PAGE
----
Review: With self-titled debut, Field Report forges an identity

Meghan Frick

Editor’s Note: The following reflects the opinions of the author.

After working with Bon Iver frontman Justin Vernon in the band DeYarmond Edison, Chris Porterfield started Field Report and created a surprisingly enjoyable self-titled debut album.

In Field Report, an anagram of the frontman’s last name, Porterfield taps into Vernon’s sound, which makes sense considering the past collaborations. But his voice sounds like a finer-tuned Bob Dylan and the guitar strumming’s like old Iron & Wine.

Some songs encompass all three artists’ sounds, some a few. Some have no musical resemblance at all.

In the opening track, “Fergus Falls,” there is the typical indie, hipster-sensitive-guy guitar picking. But it introduces Porterfield’s fine-tuned Bob Dylan voice right off the bat, not some airy, falsetto voice that would throw the band back into the stereotype just mentioned.

“Taking Alcatraz” sounds very close to Bon Iver’s “Holocene,” at least where Porterfield really drags out the notes. But it quickly falls into something different, still carrying that reliable guitar picking and piano chords and maintaining the song’s rhythmic flow.

Other songs display a little more of a Top 40 sound.

“The Year of the Get You Alone” plays like the cutaway for a sappy romantic comedy, right at the part when the guy and girl are separated or going through a rough patch and really need to think things out.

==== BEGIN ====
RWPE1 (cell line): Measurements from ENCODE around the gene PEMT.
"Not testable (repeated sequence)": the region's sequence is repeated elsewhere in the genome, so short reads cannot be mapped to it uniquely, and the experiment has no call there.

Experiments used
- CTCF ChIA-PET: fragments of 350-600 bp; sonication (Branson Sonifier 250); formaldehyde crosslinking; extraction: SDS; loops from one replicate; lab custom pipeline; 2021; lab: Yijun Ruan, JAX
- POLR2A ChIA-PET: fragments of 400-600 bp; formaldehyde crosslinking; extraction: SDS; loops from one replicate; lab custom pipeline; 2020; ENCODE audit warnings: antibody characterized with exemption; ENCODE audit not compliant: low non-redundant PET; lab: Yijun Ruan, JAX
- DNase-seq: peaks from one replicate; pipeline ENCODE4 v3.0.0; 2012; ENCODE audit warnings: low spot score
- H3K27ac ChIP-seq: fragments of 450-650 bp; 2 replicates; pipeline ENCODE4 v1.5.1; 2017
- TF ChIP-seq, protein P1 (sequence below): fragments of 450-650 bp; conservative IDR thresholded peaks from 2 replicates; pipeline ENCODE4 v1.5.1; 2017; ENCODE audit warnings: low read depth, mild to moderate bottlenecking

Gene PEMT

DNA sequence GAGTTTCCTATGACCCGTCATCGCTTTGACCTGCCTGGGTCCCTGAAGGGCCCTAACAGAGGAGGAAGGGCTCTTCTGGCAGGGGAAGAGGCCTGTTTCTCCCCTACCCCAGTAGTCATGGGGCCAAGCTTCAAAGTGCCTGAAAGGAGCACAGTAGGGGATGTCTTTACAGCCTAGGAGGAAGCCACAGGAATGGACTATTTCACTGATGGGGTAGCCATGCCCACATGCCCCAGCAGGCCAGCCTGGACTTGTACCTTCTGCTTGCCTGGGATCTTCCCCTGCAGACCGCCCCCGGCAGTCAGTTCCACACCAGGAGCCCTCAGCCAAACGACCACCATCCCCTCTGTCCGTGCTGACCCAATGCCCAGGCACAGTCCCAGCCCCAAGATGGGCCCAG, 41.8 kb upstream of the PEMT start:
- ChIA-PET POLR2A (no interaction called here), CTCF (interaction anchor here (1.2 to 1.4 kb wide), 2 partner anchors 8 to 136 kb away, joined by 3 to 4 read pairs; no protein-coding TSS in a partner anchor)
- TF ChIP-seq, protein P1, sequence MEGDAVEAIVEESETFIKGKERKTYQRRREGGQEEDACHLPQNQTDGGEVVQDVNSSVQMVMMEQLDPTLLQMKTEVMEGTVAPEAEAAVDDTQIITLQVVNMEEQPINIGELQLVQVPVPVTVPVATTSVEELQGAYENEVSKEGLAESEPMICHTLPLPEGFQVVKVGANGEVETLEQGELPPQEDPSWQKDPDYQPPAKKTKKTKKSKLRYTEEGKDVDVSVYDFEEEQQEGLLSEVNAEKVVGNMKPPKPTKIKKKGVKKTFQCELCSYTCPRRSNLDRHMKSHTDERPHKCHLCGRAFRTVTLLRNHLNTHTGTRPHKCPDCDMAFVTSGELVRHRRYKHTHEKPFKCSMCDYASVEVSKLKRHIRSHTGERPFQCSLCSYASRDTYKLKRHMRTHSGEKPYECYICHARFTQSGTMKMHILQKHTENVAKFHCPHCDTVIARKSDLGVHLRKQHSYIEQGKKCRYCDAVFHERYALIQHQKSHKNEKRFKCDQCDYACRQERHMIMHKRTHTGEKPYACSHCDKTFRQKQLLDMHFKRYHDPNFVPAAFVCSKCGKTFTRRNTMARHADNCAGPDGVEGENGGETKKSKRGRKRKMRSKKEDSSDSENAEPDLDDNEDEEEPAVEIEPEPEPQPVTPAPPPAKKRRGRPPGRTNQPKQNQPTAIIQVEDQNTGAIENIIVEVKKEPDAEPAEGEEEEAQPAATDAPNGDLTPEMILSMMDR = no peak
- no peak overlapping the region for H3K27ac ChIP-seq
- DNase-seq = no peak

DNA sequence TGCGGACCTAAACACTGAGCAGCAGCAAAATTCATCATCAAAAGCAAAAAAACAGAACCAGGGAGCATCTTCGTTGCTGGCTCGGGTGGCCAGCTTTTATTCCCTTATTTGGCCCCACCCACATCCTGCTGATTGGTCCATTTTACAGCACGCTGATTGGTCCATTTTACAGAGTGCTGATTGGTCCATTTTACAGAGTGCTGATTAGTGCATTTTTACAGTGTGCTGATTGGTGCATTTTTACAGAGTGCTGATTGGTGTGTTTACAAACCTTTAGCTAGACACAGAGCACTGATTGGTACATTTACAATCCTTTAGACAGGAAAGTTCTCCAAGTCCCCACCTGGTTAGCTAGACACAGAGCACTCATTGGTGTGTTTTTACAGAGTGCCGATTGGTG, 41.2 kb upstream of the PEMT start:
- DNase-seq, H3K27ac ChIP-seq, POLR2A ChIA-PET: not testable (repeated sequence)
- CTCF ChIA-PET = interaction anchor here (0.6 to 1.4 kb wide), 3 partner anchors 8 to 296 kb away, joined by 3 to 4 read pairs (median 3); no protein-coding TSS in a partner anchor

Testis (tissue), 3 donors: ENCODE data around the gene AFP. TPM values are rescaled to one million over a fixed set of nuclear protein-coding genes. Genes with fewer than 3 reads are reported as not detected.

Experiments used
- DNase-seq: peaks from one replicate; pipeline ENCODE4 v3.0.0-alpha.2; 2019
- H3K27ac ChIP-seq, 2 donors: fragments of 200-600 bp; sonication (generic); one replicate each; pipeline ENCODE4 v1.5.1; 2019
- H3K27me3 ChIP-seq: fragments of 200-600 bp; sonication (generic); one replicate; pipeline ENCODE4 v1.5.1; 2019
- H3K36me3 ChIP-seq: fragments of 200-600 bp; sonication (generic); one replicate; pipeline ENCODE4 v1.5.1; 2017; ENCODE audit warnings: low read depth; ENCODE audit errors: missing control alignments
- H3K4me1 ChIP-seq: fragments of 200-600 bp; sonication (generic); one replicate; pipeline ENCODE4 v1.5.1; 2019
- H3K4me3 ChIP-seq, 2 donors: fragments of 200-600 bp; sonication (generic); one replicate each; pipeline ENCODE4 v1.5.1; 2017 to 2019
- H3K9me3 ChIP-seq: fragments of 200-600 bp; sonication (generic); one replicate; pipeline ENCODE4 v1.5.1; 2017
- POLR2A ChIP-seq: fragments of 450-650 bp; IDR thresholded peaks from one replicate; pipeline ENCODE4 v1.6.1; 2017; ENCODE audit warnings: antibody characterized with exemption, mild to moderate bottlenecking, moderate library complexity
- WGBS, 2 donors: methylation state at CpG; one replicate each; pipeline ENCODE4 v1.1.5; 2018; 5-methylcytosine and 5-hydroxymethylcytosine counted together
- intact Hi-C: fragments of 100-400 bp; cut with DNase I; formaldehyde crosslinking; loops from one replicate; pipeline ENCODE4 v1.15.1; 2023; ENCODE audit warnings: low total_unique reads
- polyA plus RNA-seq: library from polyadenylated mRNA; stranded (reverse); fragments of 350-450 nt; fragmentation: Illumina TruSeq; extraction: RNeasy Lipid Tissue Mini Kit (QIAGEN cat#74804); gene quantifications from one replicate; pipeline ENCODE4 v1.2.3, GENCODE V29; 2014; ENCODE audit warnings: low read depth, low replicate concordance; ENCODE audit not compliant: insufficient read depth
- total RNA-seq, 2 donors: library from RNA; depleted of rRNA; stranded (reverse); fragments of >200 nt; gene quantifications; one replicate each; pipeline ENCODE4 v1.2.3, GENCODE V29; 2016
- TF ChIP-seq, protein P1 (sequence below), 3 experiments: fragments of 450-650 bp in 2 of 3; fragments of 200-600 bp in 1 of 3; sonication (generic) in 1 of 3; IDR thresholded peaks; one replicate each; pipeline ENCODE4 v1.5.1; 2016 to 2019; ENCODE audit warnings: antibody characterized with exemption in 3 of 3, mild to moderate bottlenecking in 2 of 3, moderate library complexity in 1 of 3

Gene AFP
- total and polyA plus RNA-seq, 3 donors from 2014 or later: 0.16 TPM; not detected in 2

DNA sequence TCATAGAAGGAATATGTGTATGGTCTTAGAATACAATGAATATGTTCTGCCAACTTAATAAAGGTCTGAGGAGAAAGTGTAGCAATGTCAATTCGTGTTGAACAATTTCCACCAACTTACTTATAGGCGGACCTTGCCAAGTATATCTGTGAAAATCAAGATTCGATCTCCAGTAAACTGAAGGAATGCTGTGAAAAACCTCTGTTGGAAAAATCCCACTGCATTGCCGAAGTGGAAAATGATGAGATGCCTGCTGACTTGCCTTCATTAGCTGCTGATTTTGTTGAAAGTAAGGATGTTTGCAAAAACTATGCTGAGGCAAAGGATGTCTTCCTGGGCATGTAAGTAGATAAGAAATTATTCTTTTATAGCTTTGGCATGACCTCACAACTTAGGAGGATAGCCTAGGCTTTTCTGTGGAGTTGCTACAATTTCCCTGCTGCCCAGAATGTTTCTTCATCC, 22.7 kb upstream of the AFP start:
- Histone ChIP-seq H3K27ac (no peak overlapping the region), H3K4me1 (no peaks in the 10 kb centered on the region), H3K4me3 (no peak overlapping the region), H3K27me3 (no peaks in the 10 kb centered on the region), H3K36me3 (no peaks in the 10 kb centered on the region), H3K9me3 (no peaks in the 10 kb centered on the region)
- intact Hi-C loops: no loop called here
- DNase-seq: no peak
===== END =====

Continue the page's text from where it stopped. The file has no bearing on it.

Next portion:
But it’s not too depressing. There’s enough percussion to keep the listener interested while still letting them know it’s not the happiest song on earth.

One key thing Porterfield and Field Report need to work on: they don’t have a unique sound. It isn’t like listening to a band that did covers its entire career before deciding, “What the hell, let’s do our own stuff.” But it doesn’t take rocket science to know that if someone likes Field Report, they’ll probably like Death Cab, Bon Iver, Fleet Foxes, Iron and Wine and so forth.

Here, the Wisconsinites have shown they can make an impression. It’s worth sticking around for whatever follows.

“Field Report” is available Tuesday on iTunes, Amazon and in stores.

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Story: MICHAEL BRAGG, Senior A&E Reporter